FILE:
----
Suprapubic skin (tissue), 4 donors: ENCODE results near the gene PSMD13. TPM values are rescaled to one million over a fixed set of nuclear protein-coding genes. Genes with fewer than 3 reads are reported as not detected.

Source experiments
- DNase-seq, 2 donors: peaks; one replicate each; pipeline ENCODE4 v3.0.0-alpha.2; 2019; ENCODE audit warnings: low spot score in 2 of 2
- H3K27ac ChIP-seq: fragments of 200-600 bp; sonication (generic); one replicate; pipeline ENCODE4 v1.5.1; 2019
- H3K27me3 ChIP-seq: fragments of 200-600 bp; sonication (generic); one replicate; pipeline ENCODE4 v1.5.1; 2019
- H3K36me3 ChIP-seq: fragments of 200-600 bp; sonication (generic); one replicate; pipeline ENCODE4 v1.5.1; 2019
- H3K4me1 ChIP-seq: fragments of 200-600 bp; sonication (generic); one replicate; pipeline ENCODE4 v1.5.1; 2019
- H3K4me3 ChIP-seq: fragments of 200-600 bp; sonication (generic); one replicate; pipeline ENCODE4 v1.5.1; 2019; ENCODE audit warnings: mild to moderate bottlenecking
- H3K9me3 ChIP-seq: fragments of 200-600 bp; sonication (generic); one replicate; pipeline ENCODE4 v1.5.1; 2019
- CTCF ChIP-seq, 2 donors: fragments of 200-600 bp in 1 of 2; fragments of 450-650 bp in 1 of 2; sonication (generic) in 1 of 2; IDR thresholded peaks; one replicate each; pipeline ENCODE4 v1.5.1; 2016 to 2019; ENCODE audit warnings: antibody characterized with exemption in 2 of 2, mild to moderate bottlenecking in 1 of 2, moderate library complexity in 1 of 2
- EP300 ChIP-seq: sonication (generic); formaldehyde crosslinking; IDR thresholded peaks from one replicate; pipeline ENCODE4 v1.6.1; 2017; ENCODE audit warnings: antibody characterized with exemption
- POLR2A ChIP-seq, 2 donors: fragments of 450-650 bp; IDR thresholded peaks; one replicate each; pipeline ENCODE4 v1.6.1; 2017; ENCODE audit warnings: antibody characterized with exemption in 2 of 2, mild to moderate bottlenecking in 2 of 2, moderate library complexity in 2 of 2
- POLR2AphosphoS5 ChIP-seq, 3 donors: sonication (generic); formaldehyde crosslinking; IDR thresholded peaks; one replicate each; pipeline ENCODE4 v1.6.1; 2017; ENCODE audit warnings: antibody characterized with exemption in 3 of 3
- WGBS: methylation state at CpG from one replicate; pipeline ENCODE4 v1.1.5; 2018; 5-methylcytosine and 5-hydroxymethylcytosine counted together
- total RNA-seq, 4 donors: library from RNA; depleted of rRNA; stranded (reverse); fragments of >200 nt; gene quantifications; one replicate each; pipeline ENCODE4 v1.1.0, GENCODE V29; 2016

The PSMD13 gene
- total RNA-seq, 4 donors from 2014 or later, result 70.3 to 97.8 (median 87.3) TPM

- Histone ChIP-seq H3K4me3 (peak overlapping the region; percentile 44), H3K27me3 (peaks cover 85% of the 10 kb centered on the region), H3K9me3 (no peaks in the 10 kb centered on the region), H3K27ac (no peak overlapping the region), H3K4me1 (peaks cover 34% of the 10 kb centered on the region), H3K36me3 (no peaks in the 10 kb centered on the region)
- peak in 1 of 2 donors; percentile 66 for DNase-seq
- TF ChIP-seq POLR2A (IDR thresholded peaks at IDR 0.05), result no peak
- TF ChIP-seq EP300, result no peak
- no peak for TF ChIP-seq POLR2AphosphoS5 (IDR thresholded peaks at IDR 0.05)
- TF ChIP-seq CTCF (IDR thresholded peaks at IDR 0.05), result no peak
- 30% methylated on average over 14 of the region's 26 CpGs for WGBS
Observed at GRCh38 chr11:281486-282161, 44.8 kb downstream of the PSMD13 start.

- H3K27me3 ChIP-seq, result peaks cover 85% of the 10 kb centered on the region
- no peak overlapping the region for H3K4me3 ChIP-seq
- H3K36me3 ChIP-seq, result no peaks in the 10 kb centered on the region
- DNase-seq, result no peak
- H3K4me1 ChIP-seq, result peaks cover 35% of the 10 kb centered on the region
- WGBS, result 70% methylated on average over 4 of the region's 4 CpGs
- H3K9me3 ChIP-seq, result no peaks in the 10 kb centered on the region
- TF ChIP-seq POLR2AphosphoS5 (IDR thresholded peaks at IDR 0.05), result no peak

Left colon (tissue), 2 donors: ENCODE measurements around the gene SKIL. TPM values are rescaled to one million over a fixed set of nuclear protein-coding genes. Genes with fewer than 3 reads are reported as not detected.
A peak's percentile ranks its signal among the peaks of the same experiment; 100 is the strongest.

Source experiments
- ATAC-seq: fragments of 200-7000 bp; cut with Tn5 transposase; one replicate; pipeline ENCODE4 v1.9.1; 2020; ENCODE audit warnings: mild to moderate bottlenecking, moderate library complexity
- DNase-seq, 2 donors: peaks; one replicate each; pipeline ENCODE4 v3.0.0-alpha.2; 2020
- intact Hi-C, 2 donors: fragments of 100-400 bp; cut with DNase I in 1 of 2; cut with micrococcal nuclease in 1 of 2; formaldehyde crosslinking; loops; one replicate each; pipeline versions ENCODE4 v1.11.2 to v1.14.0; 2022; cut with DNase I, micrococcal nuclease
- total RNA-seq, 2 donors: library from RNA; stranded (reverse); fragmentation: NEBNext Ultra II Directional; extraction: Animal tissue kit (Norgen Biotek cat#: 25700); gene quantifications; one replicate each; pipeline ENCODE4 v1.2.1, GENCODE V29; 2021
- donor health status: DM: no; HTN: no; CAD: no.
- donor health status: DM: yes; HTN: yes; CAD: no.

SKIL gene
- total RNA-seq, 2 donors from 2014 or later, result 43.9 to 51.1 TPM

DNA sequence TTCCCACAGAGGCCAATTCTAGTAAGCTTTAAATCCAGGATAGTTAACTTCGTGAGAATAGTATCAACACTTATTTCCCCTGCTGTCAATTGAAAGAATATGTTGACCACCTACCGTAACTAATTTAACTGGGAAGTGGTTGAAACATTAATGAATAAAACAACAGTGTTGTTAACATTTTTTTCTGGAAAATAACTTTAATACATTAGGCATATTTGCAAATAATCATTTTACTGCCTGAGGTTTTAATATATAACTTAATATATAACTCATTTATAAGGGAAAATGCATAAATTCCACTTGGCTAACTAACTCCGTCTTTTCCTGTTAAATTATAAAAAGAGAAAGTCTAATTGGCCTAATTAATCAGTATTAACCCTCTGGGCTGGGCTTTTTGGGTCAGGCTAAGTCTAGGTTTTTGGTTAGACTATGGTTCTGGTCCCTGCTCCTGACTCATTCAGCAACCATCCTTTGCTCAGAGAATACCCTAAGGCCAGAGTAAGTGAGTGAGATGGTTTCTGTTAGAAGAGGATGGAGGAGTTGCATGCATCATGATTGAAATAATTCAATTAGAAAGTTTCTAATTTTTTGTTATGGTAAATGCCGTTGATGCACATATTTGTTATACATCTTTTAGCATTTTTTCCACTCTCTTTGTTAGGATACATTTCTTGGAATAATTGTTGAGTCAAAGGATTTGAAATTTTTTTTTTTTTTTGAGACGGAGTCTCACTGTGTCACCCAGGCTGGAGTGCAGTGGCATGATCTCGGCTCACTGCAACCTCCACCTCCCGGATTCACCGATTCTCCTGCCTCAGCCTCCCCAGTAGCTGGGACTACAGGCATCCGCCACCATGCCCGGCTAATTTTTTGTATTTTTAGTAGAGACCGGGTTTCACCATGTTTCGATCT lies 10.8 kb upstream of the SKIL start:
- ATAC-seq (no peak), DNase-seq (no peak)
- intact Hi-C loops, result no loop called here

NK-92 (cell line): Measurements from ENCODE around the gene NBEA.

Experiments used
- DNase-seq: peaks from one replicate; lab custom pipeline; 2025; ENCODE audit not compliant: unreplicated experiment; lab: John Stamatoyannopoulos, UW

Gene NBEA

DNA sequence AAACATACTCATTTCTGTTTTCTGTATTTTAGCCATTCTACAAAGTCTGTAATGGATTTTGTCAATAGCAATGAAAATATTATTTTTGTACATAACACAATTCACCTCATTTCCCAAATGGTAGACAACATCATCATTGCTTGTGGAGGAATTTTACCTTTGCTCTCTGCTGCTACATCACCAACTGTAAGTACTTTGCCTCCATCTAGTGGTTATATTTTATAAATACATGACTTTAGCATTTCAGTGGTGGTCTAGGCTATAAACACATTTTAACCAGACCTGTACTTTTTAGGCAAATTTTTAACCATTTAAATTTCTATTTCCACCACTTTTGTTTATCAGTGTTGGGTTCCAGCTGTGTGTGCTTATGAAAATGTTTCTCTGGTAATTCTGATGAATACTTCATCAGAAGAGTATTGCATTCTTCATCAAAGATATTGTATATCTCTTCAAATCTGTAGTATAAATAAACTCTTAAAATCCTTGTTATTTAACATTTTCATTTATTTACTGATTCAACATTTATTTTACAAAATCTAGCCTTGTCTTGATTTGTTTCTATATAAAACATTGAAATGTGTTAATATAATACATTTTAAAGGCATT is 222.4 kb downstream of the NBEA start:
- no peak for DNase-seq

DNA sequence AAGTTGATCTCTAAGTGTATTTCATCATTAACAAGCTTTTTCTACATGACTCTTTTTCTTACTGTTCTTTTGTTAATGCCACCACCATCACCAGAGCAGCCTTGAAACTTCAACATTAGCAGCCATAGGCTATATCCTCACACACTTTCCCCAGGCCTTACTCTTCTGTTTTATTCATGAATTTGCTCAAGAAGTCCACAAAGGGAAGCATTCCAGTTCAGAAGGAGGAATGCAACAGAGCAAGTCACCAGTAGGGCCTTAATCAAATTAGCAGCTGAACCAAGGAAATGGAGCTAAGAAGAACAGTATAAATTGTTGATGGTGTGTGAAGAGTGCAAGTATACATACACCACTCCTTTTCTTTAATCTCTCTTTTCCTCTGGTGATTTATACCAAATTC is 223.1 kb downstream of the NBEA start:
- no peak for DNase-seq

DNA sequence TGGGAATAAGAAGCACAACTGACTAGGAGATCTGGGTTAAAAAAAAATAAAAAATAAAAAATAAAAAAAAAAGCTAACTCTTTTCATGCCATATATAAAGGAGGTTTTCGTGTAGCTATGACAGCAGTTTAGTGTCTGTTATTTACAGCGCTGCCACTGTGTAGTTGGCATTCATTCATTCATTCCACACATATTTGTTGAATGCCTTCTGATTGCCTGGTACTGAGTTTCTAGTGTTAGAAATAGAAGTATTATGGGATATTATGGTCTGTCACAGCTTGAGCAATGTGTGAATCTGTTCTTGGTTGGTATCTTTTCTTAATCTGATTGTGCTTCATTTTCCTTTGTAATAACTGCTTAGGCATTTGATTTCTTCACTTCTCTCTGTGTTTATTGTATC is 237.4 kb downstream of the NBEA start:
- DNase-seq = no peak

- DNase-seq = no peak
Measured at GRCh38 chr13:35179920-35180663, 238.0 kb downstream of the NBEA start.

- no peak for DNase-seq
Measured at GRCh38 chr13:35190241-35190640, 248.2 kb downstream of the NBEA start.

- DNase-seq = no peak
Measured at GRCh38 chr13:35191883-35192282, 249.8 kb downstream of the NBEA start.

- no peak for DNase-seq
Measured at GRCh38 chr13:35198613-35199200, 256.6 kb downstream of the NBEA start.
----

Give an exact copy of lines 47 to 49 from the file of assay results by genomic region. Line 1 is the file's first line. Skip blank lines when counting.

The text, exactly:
- intact Hi-C loops, result no loop called here

NK-92 (cell line): Measurements from ENCODE around the gene NBEA.

Experiments used